Modern Times: From Factories to Offices
Having already discovered water power and steam power, in this gallery the story resumes with the importance of electric power, to factories, to businesses, to communities adopting street lighting and streetcars, and in the home, where it forever changed housework and leisure.
Industries depicted in these exhibits represent the successes and failures that marked a period of adjustment in Nova Scotia as the promise of the earlier expansion of industry could not be sustained. This decline was temporarily suspended by the world wars. Our exhibits highlight the work of women on the home front, which dramatically changed as they operated the lathes and presses while the men were away. After World War II, Nova Scotia continued to encourage manufacturing with government incentives and other measures. A shining star you will see is our Volvo Canadian, a 1963 class B sedan, the first off the assembly line at Volvo’s Dartmouth plant.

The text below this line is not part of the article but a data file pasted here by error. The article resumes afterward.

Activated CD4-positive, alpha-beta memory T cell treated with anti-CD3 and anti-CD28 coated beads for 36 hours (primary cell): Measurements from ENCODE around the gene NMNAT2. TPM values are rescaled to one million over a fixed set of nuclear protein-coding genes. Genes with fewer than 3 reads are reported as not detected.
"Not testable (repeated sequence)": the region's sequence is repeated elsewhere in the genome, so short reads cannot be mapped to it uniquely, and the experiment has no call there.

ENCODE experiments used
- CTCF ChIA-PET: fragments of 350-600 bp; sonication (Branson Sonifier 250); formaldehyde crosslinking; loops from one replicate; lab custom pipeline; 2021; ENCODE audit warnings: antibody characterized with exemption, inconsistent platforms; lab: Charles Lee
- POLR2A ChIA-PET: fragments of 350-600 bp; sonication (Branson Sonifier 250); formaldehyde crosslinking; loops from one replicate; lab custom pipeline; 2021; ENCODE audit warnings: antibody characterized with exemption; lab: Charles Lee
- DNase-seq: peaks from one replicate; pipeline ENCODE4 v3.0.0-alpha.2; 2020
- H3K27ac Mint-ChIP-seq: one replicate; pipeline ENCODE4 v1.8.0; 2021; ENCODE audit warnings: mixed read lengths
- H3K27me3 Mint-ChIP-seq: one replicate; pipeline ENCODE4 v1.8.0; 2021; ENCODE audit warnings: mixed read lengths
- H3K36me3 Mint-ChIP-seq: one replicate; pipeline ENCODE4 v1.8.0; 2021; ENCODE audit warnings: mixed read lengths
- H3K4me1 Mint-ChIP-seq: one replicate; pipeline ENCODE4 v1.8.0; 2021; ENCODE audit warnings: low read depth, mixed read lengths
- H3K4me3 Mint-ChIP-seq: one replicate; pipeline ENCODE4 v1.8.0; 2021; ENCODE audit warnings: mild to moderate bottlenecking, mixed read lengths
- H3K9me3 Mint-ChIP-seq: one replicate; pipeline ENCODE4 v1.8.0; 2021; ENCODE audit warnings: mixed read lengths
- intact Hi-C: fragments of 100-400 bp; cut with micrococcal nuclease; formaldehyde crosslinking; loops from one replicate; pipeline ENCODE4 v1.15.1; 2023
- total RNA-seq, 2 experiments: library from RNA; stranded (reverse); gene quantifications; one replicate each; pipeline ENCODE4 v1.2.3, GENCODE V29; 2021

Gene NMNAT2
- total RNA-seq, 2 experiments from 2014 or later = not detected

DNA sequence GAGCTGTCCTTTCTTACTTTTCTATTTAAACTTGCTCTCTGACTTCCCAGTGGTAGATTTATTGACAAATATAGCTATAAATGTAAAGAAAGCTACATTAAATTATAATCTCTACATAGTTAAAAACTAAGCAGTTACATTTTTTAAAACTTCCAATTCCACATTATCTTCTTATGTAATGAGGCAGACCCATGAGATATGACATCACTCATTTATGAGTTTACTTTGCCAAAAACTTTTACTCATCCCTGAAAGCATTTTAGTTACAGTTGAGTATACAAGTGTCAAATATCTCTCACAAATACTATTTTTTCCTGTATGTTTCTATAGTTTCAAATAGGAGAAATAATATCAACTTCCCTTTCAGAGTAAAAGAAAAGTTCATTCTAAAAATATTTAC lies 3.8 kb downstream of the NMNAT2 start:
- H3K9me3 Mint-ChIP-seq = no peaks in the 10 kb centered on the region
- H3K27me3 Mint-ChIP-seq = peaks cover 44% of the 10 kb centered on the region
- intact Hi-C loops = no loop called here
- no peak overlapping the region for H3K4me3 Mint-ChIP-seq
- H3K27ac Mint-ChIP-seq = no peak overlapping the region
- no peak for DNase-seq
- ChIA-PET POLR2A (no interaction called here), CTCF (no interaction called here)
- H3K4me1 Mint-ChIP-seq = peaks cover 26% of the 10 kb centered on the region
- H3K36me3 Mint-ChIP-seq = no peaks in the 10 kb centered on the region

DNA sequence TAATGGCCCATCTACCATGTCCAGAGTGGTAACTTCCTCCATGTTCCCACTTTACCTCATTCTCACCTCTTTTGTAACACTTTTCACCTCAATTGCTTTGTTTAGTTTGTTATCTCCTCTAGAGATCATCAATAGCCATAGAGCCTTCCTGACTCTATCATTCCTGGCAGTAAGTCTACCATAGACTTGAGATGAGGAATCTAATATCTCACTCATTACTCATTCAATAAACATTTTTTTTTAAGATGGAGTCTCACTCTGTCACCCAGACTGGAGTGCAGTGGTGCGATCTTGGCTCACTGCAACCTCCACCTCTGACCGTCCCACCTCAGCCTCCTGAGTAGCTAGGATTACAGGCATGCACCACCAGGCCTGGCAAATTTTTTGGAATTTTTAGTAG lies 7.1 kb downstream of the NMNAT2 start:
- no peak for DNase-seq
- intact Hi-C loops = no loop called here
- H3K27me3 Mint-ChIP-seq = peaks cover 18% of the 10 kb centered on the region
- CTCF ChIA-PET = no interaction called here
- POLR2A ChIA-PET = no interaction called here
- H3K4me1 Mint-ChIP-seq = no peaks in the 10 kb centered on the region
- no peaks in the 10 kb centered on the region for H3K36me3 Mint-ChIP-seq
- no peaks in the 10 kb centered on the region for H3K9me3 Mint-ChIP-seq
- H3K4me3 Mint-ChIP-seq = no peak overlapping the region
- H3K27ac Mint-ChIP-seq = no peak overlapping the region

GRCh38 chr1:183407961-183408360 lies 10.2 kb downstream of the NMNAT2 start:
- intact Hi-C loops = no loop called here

In Nova Scotia, as elsewhere, the continued decline of manufacturing and resource industries was offset to some extent with the rise of service industries, filling the needs of the new consumer class. Our exhibits explore the examples of office work, hair-dressing and tourism. The gallery ends with a brief look at our knowledge-based industries that continue to evolve and grow right up to today.
As you leave this area, straight ahead are the stairs and elevator to the mezzanine level, where you can find an in-depth look at the history of coal mining in Pictou County (where the Museum of Industry is located). Enroute you can stop on the landing to view more of our collection in Visible Storage.